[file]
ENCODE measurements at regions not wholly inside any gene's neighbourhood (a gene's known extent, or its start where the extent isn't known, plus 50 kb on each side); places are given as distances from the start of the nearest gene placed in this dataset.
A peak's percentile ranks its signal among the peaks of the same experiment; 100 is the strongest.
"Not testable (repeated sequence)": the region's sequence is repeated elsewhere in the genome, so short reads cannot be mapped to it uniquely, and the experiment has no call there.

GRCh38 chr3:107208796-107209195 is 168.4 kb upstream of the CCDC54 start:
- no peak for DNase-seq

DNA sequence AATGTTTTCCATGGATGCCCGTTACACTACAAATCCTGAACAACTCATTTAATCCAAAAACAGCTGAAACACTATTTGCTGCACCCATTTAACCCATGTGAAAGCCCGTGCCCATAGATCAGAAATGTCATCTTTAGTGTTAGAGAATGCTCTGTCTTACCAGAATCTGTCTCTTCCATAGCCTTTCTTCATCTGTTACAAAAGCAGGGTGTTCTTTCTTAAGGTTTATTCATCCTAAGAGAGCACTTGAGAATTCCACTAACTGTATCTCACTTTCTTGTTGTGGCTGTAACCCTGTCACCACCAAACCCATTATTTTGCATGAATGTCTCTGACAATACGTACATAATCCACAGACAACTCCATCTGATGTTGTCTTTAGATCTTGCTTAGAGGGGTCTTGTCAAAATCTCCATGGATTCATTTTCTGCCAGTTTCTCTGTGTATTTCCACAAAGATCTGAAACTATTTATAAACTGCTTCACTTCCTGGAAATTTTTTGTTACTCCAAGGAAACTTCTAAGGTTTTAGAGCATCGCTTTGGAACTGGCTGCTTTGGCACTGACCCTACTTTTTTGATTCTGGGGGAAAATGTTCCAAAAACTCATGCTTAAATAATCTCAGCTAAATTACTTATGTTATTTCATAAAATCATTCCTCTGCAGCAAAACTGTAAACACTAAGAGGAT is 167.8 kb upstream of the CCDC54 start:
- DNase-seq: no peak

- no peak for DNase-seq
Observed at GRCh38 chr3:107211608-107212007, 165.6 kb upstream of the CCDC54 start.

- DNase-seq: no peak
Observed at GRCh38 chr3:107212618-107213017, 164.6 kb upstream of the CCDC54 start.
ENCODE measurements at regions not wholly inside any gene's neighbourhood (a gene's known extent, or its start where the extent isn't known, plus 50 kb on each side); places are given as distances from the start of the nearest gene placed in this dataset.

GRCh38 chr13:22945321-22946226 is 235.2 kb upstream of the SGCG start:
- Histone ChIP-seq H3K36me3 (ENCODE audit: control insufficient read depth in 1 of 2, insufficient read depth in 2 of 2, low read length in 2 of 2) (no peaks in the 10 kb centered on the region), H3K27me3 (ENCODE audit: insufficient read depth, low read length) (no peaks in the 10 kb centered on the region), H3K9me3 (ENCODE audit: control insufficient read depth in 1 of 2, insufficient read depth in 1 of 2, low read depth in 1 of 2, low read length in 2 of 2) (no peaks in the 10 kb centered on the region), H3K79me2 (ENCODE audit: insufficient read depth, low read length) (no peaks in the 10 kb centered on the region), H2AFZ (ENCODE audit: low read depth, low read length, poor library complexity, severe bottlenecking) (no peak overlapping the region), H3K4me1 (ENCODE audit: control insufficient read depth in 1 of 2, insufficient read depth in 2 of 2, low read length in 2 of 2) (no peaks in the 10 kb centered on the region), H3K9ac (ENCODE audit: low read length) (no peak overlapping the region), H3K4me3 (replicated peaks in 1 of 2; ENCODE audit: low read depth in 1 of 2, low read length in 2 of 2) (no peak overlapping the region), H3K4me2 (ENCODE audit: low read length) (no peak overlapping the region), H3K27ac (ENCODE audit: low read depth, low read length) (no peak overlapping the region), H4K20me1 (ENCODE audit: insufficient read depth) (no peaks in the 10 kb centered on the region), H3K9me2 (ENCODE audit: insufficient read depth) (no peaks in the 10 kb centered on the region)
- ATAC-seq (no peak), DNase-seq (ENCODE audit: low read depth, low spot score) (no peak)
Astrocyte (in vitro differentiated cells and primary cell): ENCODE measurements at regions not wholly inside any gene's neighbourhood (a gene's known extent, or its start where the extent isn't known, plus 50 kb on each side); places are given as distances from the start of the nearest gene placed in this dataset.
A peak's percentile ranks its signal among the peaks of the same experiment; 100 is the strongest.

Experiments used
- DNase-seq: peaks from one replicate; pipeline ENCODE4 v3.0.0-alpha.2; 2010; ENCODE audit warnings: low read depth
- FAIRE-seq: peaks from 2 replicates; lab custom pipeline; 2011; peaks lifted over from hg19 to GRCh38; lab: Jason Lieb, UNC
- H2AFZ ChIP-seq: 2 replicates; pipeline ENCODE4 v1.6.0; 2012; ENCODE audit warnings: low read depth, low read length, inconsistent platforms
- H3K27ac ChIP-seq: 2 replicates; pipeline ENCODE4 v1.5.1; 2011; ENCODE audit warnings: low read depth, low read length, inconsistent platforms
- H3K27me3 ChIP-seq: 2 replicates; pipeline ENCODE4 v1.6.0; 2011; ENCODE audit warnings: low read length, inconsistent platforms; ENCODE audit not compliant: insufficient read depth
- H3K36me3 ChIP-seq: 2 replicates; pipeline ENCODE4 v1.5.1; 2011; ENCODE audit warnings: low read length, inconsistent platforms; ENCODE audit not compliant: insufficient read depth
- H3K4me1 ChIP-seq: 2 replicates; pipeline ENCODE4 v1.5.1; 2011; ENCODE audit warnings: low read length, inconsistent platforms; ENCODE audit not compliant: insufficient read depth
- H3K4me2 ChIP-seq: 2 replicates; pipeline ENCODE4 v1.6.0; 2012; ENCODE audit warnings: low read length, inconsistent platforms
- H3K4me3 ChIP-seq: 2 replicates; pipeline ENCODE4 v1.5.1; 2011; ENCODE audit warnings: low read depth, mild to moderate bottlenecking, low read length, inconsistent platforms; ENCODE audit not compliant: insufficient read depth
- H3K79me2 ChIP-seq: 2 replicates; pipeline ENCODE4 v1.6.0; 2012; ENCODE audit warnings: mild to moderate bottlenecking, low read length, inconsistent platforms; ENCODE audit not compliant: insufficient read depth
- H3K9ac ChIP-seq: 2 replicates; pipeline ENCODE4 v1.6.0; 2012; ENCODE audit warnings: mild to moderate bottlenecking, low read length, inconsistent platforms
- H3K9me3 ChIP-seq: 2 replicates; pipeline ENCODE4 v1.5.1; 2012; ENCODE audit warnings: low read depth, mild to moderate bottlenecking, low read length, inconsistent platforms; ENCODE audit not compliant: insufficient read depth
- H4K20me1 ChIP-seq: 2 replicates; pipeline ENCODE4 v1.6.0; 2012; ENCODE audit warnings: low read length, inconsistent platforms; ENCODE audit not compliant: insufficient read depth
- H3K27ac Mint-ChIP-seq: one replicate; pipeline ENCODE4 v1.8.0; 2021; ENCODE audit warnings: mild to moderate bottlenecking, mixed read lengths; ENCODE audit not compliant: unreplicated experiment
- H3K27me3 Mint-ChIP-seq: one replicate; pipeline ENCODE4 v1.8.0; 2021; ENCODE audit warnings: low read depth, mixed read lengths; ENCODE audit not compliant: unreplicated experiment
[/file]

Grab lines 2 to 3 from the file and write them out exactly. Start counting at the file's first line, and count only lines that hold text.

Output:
A peak's percentile ranks its signal among the peaks of the same experiment; 100 is the strongest.
"Not testable (repeated sequence)": the region's sequence is repeated elsewhere in the genome, so short reads cannot be mapped to it uniquely, and the experiment has no call there.